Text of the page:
34 years later Grandma

 I stand before your house

 Vulitsa Pervoe Maya

 Your house is no more

 

There it is

A parking lot

 

The orchard you told me about

The historian knew where from your description

I carried it with me all these years

 

 

I came in May

The trees were in bloom

It was quite pretty

 

The shul and your stone house were no more

all that remained a marker of the uprising

the first one in Europe

if Cholawski is to be believed

 

it started at your house

next to the shul with the machinegun

fun Ezrat Nashim

 

did you know?

did it make you proud?

I can’t remember you mentioning it

I have to think you didn’t know

 

did you know that your people deported and shot the iniquitous

before they were killed?

 

Maybe our communist cousins knew?

There is only one surviving, I’ll have to ask

 

But years later, years before this year

Four years before you died

I came to know you

 

Twisted, gnarled from the years

of poverty

of dragging a half-dead husband

and two boys

through the Great Depression

always one step ahead of the landlord

refusing to give up your status as a boss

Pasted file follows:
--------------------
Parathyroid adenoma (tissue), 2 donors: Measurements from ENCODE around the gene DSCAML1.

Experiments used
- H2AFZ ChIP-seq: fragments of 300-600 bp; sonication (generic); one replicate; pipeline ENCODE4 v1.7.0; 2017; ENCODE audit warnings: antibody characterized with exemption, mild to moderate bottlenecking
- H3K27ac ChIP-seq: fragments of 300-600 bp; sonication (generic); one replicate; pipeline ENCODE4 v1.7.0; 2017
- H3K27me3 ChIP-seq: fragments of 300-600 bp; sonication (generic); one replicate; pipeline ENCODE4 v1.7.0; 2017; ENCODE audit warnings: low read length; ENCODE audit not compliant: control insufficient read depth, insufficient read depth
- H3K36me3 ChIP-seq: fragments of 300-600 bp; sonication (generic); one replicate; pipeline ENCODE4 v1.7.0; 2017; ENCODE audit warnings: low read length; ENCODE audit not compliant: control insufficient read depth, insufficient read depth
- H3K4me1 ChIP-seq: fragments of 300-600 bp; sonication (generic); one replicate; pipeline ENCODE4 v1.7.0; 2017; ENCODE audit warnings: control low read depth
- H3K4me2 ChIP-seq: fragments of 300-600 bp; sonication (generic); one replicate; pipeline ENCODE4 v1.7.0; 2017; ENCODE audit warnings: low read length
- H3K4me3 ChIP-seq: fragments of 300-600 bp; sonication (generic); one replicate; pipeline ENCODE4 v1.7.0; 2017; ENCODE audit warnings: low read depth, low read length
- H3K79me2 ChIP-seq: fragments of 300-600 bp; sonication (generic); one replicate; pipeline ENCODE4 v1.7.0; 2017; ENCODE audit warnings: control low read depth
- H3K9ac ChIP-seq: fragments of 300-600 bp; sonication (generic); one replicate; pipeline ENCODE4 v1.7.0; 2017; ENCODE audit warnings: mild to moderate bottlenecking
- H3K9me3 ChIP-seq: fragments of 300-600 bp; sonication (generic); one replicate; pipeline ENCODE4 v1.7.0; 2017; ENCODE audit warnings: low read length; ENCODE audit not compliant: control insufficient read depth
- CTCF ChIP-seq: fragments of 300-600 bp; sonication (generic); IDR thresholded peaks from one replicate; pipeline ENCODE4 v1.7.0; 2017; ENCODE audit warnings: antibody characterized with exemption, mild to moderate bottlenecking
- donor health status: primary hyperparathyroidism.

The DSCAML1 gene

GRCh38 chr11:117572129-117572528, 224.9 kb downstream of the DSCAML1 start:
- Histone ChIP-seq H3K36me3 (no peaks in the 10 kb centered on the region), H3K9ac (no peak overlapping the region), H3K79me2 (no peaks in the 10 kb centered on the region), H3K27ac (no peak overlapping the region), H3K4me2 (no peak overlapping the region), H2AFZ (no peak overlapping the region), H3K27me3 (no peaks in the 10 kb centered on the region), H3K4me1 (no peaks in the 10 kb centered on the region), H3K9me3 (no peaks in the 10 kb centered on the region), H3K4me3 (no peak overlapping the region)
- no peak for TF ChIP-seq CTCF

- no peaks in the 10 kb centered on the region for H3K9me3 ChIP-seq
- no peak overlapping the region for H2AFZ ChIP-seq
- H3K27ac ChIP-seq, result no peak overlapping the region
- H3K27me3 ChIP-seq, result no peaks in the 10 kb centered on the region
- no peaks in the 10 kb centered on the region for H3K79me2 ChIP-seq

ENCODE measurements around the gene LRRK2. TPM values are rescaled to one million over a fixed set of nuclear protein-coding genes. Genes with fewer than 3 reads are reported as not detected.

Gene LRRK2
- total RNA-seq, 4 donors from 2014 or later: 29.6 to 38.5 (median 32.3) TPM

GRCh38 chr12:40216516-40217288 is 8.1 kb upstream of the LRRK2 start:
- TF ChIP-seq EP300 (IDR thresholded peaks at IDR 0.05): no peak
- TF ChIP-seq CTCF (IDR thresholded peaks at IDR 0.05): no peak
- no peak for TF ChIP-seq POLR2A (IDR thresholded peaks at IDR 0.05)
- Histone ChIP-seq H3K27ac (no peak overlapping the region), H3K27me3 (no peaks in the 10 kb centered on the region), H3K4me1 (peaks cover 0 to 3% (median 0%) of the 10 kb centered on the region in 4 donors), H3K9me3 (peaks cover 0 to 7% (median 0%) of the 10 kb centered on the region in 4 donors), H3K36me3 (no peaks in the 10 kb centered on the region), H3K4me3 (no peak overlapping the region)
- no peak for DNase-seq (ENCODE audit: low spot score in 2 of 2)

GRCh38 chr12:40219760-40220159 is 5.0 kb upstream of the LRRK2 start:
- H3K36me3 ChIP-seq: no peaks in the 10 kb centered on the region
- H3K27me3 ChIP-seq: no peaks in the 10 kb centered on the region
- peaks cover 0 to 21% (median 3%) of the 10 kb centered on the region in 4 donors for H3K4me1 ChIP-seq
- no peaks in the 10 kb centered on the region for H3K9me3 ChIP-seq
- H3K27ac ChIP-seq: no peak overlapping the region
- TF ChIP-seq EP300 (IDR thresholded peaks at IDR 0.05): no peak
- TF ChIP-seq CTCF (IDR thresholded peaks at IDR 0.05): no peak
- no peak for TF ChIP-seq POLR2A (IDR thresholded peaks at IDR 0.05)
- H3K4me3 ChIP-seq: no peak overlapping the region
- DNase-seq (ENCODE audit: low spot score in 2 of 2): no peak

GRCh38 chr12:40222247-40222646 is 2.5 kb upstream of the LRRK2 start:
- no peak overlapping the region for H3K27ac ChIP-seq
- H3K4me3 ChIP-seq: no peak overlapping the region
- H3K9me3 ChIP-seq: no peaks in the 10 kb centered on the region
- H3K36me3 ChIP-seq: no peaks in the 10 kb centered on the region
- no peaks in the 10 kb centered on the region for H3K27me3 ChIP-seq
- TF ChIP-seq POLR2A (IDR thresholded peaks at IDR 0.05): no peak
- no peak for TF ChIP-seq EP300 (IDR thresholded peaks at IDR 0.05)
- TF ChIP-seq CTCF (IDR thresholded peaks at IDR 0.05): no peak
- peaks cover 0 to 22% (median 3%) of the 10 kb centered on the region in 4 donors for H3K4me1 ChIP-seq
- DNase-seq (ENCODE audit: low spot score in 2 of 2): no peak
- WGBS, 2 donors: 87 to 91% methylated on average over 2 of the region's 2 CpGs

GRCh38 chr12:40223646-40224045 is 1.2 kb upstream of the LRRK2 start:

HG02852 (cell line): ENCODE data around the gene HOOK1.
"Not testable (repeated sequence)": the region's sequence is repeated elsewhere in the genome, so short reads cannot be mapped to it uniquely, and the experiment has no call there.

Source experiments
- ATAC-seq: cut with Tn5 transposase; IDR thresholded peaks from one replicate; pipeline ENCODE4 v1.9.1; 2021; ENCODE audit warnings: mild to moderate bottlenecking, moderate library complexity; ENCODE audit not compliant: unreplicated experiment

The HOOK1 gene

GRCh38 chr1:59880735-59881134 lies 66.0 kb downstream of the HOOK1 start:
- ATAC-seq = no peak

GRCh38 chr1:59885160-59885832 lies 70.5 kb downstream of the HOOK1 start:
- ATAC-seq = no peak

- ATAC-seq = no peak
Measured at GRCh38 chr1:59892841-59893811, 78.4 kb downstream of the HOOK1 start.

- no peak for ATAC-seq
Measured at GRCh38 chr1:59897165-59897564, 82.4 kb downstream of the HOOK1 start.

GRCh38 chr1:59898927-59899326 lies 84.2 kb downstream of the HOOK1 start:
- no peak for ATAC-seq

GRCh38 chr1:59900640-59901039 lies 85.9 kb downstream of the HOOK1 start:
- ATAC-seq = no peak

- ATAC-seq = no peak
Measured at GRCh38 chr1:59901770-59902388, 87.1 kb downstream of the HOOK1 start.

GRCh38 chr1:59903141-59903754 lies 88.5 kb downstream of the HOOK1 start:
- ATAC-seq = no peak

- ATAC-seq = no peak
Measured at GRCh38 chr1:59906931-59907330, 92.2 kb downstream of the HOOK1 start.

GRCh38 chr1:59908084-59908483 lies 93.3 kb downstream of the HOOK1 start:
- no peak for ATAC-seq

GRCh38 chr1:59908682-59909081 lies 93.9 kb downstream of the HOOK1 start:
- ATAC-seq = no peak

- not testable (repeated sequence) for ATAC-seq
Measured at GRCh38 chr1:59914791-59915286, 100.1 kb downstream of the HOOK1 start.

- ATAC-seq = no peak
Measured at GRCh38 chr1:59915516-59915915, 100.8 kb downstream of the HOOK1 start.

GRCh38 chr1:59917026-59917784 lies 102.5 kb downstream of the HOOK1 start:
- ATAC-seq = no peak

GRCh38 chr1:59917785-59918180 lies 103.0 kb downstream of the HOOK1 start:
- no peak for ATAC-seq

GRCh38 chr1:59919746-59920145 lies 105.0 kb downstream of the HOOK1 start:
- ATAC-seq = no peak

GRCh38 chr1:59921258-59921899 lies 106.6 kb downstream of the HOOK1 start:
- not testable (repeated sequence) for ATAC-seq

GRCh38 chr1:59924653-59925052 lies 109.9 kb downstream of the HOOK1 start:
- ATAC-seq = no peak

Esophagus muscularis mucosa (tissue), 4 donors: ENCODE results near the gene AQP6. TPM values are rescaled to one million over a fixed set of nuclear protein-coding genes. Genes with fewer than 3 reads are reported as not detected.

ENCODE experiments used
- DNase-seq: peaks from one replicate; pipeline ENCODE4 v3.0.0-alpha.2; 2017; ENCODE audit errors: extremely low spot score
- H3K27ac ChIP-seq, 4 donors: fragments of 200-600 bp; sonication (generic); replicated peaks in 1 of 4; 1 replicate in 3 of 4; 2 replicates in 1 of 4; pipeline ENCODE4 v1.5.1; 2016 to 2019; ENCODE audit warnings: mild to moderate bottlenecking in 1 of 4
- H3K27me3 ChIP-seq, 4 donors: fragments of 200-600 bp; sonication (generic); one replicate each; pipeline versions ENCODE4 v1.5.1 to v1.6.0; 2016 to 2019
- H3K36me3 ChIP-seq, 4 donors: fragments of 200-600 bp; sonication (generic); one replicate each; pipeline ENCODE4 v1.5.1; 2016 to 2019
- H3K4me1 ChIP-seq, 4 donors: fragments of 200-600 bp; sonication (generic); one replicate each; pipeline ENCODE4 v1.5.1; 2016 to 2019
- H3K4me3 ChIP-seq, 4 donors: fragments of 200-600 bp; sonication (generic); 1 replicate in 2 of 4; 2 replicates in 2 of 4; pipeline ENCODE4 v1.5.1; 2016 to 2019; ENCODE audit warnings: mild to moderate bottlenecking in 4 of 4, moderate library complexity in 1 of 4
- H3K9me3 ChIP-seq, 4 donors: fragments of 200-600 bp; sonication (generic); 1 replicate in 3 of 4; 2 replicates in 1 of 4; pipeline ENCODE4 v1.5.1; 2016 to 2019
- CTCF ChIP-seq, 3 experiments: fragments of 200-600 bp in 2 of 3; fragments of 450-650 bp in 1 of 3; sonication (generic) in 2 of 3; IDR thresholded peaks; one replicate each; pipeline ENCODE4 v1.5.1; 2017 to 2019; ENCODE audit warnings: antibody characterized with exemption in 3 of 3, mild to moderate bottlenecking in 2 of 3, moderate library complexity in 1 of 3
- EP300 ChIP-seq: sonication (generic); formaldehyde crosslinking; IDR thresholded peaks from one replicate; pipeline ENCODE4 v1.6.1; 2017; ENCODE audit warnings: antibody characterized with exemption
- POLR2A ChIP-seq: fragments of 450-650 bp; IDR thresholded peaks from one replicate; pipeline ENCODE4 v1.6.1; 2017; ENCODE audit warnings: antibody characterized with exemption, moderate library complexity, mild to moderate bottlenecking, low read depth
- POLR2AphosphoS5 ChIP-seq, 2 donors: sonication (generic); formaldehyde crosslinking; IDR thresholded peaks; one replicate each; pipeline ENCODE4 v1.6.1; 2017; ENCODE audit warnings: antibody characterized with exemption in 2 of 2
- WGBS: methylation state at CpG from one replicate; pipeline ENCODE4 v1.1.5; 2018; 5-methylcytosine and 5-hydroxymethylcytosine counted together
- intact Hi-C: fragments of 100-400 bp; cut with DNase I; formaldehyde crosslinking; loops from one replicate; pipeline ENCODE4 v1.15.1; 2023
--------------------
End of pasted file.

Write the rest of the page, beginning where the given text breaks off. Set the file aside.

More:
of a shitty little candy store

that always went under

 

even when the rebbe offered to clout you into an ILGWU shop

you were too proud, too vain, too stupid

the daughter of a furrier

in a prosperous little town

owned by the Radziwills

your older sister, The rich lady of Nesvizh

 

The death of your family back home

The death of your civilization back home

 

I knew you

leyenung di Forverts

You and your language not much longer

died 1983

I was a youth

 

You were twisted by the slow death of your husband, your poverty, the endless days and nights of work and worry

the genocide

the end of your family

the end of your civilization

your life ended at 51

what more was there to live for?

 

by 83 you were crazy, twisted, gnarled

like an old tree

It did not seem you understood what came after

Could anyone?

 

you were full of hate

even towards those close to you

I used to dread coming home

to have to listen to you

 

But now

knowing that the rebellions started from your house

knowing that the comrades renamed your street for the First of May

and the cross-street for Comrade Liebknecht, the German martyr

to our cause

brings me a sort of happiness

 

Lenin stands around the corner

The marq empty now

 

Would you be happy if you knew?

Would Dad?

 

 

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